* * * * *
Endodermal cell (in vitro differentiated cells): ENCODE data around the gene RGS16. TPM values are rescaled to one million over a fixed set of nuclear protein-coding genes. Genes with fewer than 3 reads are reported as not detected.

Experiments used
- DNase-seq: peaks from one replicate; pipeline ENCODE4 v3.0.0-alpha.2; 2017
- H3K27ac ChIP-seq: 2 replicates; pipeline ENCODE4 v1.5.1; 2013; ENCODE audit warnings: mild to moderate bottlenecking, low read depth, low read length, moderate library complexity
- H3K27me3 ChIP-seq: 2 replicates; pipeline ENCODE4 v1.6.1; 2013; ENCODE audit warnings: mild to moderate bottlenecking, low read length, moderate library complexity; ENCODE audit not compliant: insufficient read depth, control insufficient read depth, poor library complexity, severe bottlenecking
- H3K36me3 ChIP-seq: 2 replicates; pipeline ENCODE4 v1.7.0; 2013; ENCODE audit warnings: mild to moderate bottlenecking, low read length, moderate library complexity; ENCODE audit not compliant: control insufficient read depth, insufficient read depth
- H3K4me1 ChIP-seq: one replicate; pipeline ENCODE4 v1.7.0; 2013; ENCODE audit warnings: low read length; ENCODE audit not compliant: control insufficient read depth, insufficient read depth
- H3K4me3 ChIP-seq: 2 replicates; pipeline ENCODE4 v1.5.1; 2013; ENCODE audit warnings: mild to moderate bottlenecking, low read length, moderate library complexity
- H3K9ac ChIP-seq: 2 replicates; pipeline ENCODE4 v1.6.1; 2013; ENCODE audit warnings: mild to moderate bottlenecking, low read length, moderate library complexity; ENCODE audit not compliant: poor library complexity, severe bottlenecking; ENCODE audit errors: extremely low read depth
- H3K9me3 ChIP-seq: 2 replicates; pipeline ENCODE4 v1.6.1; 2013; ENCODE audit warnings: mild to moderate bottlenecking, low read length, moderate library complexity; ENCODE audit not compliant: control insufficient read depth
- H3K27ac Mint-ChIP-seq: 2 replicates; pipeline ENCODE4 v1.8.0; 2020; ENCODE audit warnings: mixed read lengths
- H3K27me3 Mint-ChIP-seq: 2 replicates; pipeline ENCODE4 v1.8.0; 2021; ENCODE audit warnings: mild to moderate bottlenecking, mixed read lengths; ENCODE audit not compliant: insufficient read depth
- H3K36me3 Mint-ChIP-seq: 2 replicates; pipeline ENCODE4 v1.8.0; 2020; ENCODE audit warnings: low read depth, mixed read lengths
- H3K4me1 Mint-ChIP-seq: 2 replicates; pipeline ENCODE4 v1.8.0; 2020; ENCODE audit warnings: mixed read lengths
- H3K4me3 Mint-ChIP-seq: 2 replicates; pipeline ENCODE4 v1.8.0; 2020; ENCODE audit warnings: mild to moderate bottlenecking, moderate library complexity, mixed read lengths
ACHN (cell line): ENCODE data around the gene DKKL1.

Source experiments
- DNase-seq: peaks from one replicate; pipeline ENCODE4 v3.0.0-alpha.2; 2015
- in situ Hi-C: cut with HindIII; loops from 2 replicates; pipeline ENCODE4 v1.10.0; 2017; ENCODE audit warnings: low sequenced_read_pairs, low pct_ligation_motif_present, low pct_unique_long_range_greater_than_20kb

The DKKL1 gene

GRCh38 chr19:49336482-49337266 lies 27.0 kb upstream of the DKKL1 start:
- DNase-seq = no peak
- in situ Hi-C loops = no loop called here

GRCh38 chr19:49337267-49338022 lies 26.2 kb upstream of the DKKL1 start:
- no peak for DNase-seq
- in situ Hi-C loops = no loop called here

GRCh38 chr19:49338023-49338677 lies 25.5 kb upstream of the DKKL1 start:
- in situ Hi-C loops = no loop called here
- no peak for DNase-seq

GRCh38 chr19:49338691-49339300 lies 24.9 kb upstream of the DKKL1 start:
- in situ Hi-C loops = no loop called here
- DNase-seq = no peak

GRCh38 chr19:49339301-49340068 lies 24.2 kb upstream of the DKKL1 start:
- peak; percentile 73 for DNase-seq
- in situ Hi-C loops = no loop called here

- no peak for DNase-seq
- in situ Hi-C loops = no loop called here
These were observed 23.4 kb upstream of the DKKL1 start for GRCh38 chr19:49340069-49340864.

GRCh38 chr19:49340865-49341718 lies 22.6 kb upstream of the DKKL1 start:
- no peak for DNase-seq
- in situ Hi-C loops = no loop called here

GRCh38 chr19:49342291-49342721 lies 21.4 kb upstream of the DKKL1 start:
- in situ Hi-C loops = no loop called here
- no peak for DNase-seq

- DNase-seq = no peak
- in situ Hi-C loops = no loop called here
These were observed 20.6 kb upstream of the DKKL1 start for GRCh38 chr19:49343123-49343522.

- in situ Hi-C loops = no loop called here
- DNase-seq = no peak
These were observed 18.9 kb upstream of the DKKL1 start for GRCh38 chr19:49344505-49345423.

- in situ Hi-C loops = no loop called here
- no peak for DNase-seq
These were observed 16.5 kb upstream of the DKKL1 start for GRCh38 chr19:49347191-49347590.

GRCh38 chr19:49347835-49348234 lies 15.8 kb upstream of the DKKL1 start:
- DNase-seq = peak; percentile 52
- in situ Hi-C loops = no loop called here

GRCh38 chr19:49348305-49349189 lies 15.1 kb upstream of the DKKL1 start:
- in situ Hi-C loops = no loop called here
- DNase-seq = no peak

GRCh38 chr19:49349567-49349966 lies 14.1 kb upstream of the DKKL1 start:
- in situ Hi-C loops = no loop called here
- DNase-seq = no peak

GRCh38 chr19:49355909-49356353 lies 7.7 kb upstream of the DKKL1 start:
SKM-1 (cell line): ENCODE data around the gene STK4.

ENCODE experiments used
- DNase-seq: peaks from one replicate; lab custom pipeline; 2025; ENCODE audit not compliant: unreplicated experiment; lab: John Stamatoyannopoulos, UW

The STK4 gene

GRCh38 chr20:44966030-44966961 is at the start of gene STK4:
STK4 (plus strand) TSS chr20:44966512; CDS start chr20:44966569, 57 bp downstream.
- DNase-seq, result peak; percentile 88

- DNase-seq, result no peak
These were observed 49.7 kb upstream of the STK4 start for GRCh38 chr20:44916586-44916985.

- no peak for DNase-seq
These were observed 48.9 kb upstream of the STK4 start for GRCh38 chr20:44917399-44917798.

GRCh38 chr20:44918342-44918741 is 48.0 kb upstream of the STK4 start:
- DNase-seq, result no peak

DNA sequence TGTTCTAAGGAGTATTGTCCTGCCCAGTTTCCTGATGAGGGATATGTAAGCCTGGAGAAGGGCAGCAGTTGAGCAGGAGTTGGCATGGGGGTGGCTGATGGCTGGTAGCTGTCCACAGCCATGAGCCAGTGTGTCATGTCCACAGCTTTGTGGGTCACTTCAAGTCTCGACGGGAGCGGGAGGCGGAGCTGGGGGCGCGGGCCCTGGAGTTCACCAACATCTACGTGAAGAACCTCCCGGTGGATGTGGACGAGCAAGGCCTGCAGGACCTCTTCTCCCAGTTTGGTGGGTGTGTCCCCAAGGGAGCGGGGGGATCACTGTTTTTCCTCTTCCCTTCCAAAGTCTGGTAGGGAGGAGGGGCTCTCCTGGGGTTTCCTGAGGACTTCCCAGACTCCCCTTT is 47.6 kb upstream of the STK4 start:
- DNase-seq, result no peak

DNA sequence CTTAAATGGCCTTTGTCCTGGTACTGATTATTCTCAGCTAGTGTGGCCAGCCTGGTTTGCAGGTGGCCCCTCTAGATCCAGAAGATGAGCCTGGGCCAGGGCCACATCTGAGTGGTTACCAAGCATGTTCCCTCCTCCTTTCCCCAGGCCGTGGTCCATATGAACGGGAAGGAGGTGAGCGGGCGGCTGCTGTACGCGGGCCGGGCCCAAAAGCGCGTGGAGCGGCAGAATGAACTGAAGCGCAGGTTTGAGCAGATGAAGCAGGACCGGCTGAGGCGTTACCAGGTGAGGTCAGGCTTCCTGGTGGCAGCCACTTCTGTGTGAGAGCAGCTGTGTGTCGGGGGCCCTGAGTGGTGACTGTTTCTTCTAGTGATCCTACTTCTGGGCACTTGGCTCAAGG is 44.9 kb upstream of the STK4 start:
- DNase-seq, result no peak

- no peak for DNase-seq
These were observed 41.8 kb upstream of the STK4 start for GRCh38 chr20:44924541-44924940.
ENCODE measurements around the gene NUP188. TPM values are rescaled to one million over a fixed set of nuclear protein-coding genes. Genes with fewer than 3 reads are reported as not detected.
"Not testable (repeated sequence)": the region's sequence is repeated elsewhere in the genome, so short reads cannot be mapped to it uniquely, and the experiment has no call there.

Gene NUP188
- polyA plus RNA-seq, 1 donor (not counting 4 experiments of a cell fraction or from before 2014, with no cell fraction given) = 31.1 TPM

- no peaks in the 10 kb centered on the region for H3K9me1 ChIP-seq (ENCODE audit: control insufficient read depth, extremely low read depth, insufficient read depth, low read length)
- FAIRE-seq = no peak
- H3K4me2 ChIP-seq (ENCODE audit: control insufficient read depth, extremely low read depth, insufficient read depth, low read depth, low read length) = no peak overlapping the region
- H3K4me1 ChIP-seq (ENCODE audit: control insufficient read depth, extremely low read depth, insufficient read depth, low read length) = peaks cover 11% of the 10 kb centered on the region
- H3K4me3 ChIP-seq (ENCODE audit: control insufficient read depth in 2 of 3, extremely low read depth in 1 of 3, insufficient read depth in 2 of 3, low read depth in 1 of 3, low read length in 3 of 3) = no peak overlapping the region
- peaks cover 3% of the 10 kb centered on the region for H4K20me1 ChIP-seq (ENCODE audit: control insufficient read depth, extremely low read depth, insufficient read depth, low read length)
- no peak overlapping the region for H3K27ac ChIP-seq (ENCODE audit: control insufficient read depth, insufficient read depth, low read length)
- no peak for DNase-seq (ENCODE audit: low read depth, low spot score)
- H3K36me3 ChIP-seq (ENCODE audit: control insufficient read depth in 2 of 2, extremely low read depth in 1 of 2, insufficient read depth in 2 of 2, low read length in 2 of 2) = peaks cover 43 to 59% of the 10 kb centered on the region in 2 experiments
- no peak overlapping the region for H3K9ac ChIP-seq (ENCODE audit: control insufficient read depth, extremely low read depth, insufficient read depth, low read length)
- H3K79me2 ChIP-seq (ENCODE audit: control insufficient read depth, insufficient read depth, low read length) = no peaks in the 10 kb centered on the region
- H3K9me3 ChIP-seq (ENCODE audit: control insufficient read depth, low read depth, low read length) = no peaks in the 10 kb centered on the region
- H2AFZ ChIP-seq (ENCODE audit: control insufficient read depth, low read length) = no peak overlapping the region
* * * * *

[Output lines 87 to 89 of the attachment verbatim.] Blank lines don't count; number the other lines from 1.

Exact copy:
- no peaks in the 10 kb centered on the region for H3K9me1 ChIP-seq (ENCODE audit: control insufficient read depth, extremely low read depth, insufficient read depth, low read length)
- FAIRE-seq = no peak
- H3K4me2 ChIP-seq (ENCODE audit: control insufficient read depth, extremely low read depth, insufficient read depth, low read depth, low read length) = no peak overlapping the region